December 17, 2007

The Final Final

Posted in Amanda, College, Stories, Students, Transitions, Young Professionals tagged , , , , , , , , , , , , , , at 10:49 pm by Amanda Gravel

So, today I took my final final of college. As I sat there, test finished, totally not caring if any of the answers were right, I couldn’t believe I was done.  I knew I wasn’t going to add anything else to my answers, but I spent a few extra minutes sitting and waiting for the “wow” moment when I felt totally different. Strange, but it just felt the same as any other final exam.

I expected when I passed in my test, that I would maybe punch my fist in the air and make some little squeal sound as I left the room. Instead, I just put the exam on Don Wright‘s desk, wished him a happy holiday, and walked out. I was happy and proud, but I didn’t feel as if I had just had a life-changing experience. I mean, there was no beautiful music playing and there weren’t any people applauding as I walked out of the building and headed home. Weird, right?

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I guess it just takes a while for big things to hit you sometimes.

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December 11, 2007

Transitions

Posted in Amanda, Beginnings, College, Job Hunt, Public Relations, Stories, Students, Transitions, Young Professionals tagged , , , , , , , , , , , , , , , , at 1:55 am by Amanda Gravel

The paper that Maria mentioned in her most recent post marks a big transition for me. This really is the end of college and the start of a life in the “real” world of public relations. I plan to start working near the end of January, so I have a month and a half to attempt the metamorphosis that occurs when student becomes professional.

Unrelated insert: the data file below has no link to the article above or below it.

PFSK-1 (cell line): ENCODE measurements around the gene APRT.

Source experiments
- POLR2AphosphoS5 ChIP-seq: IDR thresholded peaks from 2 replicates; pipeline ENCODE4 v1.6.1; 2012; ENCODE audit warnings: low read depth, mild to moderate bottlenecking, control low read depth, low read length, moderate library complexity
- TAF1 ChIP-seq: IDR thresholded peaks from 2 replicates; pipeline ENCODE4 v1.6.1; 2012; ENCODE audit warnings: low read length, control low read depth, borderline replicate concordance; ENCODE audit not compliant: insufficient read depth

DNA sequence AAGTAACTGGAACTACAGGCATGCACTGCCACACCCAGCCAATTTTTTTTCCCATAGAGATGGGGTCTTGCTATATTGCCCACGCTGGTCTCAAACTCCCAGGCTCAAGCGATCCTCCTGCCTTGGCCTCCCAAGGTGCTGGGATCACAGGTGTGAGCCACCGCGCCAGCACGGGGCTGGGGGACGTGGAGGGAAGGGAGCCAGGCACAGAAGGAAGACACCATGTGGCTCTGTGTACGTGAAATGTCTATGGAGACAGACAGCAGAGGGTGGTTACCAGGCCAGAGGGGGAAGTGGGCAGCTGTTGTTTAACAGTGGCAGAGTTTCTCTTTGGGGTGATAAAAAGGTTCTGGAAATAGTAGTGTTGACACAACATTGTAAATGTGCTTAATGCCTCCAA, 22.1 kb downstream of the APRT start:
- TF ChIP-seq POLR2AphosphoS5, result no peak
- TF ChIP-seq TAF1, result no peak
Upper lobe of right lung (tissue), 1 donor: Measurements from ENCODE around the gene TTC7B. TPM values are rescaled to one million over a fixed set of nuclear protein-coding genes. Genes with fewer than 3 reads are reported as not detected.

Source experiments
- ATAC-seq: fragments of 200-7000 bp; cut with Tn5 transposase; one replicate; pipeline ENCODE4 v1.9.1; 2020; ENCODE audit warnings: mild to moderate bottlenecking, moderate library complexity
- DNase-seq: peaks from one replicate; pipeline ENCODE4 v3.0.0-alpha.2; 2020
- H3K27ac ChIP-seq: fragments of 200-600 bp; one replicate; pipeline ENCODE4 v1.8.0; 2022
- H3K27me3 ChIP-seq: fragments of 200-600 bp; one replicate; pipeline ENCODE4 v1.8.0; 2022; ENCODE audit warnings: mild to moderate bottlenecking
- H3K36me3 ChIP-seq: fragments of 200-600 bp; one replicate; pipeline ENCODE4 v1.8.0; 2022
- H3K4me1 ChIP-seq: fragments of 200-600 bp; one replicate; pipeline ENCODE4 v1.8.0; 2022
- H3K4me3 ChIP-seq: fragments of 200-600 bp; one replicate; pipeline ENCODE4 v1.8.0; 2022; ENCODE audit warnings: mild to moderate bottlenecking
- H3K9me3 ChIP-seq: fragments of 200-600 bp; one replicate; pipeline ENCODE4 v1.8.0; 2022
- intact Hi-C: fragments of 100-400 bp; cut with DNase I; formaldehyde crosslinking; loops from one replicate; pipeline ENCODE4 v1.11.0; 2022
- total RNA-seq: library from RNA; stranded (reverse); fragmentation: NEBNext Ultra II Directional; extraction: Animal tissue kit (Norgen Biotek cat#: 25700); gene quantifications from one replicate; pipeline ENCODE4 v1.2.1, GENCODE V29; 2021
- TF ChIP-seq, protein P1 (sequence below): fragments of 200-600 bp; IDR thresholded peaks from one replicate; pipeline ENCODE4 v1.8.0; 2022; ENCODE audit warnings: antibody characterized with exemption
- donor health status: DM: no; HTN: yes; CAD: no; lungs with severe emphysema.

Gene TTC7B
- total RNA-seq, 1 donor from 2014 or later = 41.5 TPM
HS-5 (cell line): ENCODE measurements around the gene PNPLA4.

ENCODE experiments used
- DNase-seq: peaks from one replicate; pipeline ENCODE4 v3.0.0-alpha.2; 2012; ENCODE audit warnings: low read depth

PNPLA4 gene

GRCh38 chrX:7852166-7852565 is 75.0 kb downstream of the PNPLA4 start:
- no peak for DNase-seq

I practically live on the Web, so I’m not going anywhere. I just feel that today, writing this paper, I am truly seeing within myself how much my life is about to change. I am experiencing a departure from Amanda playing the role of student to become Amanda, the Future as Chris Brogan so wonderfully calls me.

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PR students of the Web, I hope that you feel as empowered as I do when you are on the cusp of graduation. I feel excited and ready to tackle a million and one new things, with a great group of friends who are cheering me on. This is a huge transition in life, and I am proud and happy to share it with all the friends of On the PRowl.

PR pros– please keep giving us your esteemed advice.

PR students– please keep using this blog as a forum to discuss issues and ask questions.

Professor Quigley– please grade us well.

I leave you with a haiku:

“We are On the PRowl/ Real world students with a voice/ Here we shall be heard”

December 10, 2007

Oh No You Didn’t…

Posted in Amanda, College, Ethics, Maria, Students tagged , , , , , , , , at 5:12 pm by Maria

Our blog experiment has come to an end. The semester is over, and our blog is up for review. Don’t panic, Amanda and I aren’t going anywhere. We will continue to write this blog. But the era as students is coming to an end. Amanda graduates in exactly one week. And I graduate in one semester and two days.

As part of our final project (this blog) we also had to write a paper (sooo old media *wink*) explaining various aspects of the blog: subject matter, voice, style, reader persona, seo, and such. The last question was regarding ethical dilemmas. This took Amanda and I a minute to figure out. We are such ethical beings that figuring out dilemmas was difficult!